ALA day 1: fostering civic engagement, part 2

Here’s part 1 of this report.

We all know that the most common question at the reference desk is “Where is the bathroom?” But what’s the most common question if you’re serving as a librarian on the street? The next presentation at Fostering Civic Engagement had the answer.
Jenna Freedman talked about Radical Reference: “serving activist communities and independent journalists online and in the street,” as her handout put it. RadRef started as a response to the 2004 Republican National Convention. As you may remember, not everyone was happy about the event, and many protesters were coming to town. The earliest RadRef members saw a role for themselves in the midst of the mayhem–they could be roving, on-the-street librarians. Ten or twenty RadRef volunteers went out on the streets, armed with ready reference kits that included maps, phone numbers for legal and medical aid, and a very detailed schedule of events, useful for answering that most frequent question, “What event is this?” They also carried cell phones, which allowed them to call in to other volunteers based at home, who provided back up support. They also set up a website and an AIM account so that people could post questions that way.

Nearly a year later, the group is going strong, with over 150 volunteers still answering questions on the web site and at events. There are local Radical Reference collectives in Austin, Boston, NYC, San Diego, and San Francisco who work on local projects–the Boston group put together the Alternative Guide to Boston for ALA Midwinter 2005. Additionally, they’ve been providing reference and information services, including workshops on fact-checking and how to file a FOIA [Freedom of Information Act request], for independent journalists across the country, most recently at the Allied Media Conference in Bowling Green, Ohio. Sometimes, as Jenna pointed out, these workshops are a simple as teaching people about the resources available in your local library–like databases that mean you can get older articles from the New York Times for free.

She also talked a bit about the nifty open-source technologies that RadRef uses, and about a library school education summit being planned for New York this fall. Watch this space for more on the latter.

Finally, Jenna addressed some of the problems and challenges Radical Reference has faced, including accountability, quality control, collaborating in a virtual environment, decision-making in a large group, and working with the many working styles and ideologies that Radical Reference volunteers bring with them. If any of this sounds at all interesting, you should think about getting involved. Good times, great company, fascinating questions, and a chance to exercise your reference skills in a variety of ways.

Next up was Debbie Abilock, editor of Knowledge Quest, the magazine of the American Association of School Librarians. Her presentation consisted of a list of questions and ideas of ways that schools and school libraries could foster civic engagement. Here are just a few of them:

  • How are students engaged in and involved with the governance of the school? How are students making decisions–and more importantly, can they make decisions, and are those decisions about issues more substantive that what colors to use for prom decorations?
  • What role do parents play in the school? Are they engaged in more than bake sales and car pools?
  • How transparent are faculty meetings, board meetings, and administrative decisions?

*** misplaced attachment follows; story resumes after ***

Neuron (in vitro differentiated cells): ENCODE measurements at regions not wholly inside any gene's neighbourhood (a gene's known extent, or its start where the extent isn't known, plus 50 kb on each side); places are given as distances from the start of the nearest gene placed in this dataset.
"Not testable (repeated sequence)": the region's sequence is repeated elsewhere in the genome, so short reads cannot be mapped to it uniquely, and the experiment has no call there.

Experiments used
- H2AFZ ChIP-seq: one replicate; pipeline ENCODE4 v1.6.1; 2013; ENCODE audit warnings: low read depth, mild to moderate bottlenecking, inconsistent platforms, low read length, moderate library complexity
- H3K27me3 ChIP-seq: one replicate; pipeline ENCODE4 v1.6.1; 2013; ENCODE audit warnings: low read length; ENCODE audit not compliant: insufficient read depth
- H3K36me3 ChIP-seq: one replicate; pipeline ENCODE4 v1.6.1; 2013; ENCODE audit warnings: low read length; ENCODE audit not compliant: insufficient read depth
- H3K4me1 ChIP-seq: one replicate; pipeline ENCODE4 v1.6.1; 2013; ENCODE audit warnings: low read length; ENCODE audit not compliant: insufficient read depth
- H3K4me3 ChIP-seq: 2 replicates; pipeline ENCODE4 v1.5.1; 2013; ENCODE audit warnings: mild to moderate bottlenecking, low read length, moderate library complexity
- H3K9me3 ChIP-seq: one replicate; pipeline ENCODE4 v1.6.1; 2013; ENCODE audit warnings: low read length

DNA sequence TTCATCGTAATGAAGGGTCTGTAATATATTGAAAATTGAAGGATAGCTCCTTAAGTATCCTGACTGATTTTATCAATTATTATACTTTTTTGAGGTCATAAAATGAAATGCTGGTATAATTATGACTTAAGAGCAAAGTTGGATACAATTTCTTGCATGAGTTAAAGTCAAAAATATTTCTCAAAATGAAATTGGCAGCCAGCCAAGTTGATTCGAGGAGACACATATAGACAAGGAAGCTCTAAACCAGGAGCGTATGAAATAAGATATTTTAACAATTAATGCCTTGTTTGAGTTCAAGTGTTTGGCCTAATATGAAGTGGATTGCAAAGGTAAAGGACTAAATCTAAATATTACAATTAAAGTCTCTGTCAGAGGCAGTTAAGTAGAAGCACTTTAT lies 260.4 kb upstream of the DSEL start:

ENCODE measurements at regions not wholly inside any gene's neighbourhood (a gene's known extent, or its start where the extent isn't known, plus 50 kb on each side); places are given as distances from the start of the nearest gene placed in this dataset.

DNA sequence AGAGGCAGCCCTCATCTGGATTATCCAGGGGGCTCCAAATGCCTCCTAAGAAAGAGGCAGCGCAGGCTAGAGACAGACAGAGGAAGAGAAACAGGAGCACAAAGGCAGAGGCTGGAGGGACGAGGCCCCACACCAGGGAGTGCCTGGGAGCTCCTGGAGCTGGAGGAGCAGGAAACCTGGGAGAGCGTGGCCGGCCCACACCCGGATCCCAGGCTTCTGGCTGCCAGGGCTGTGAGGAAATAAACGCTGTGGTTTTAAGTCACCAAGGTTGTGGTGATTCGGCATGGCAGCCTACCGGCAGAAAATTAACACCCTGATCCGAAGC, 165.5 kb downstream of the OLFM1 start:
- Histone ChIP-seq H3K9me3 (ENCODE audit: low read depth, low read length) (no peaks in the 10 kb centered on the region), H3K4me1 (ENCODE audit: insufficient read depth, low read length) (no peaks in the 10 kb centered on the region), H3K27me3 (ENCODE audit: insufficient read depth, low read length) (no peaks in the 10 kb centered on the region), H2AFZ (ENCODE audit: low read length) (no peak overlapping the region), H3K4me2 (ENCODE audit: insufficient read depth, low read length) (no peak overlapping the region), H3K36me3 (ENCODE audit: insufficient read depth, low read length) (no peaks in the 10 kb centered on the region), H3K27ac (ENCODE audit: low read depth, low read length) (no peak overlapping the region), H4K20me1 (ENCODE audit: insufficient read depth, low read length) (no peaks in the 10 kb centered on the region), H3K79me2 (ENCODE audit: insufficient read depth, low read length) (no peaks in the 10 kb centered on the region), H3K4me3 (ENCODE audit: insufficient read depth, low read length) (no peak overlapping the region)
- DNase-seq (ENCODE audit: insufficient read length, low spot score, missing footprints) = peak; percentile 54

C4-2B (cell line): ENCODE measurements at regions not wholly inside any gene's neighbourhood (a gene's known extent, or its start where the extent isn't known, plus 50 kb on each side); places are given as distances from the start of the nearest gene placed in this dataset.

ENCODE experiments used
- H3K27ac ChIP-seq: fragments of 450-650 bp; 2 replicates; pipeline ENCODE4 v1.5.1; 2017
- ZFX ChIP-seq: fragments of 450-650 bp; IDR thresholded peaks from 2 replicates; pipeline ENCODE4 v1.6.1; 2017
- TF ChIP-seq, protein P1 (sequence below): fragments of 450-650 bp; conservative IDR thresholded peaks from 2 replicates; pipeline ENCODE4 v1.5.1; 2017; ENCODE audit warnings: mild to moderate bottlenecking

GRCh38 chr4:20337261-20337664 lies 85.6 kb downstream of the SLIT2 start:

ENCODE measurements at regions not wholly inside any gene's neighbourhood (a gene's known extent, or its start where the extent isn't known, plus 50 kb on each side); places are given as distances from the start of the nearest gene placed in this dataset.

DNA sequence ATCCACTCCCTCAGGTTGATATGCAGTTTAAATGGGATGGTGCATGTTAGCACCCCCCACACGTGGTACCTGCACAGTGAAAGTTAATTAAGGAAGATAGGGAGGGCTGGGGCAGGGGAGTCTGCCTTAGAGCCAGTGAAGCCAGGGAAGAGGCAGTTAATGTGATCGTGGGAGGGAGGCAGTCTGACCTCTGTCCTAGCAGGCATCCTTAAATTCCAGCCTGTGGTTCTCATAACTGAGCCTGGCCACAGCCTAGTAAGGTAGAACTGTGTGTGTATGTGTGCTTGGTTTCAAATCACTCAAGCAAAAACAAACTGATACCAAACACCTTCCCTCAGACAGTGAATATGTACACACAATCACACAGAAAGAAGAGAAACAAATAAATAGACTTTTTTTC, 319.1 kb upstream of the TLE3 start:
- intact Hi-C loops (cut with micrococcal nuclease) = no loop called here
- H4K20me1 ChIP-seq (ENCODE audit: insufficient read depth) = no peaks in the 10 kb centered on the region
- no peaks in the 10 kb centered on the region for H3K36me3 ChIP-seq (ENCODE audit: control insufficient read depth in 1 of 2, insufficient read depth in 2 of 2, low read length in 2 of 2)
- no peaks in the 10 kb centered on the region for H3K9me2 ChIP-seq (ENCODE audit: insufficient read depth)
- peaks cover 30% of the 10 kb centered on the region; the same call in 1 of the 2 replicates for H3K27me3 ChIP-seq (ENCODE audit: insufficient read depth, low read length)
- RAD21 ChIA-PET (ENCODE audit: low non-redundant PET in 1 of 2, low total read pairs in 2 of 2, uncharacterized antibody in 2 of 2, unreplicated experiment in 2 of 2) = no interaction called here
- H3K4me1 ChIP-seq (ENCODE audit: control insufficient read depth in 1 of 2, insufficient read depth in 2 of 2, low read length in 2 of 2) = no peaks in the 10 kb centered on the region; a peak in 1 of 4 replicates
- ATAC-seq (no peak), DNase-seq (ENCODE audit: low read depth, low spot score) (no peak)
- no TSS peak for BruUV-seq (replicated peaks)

• How are students part of the planning process for libraries and other areas in the school?
  • Do students have the ability to contribute to or suggest assignments?

Her point overall was that you can’t have civic engagement without engagement–you can’t teach students that they live in a democracy and expect them to believe it or care about it if you don’t let them exercise some democratic rights of their own, in their own sphere. Amen, sister! I say. And I got to tell her my great story about my grade school and the Pledge of Allegiance. (Short version: we got to vote on whether or not we’d say the Pledge. We voted no, except on special occasions, and then only if you wanted to say it.)

Cathy Carpenter, the last speaker, talked about her experience organizing a voter registration drive in the library at Georgia Tech in the fall of 2004. The last-minute effort garnered 500 new voters in 3 weeks. The best reason to have a voter registration drive at the library? Well, there are lots, but here’s my favorite: very few young people affiliate themselves with any political party, and thus they are less likely to register to vote at partisan events or tables. What better place to have a non-partisan voter registration effort than at the library, where, at least in theory, there’s a little bit of every point of view?

Finally, there was a small amount of time for questions and comments. Here are the ones I jotted down:

  • Use your library trustees/board members as links to the community.
  • The Things They Carried is a great one book, one community title, as it is, among other things, attractive to the young male reader. It worked well in Philadelphia.
  • Libraries can do outreach to organizations, not just individuals.
  • Check out the September Project.

One thought on “ALA day 1: fostering civic engagement, part 2”

  1. I was in the audience of this session, and share your enthusiasm for the inspiring stories told by the panelists. In particular, I was impressed by Nancy Tessman, the director of the Salt Lake City Library. Her story of asking community members to write what they want from their local library directly on boulders that became part of the actual foundation for the library was magical. She’s a gem, and it’s obvious her library is as well.

    blog: the september project


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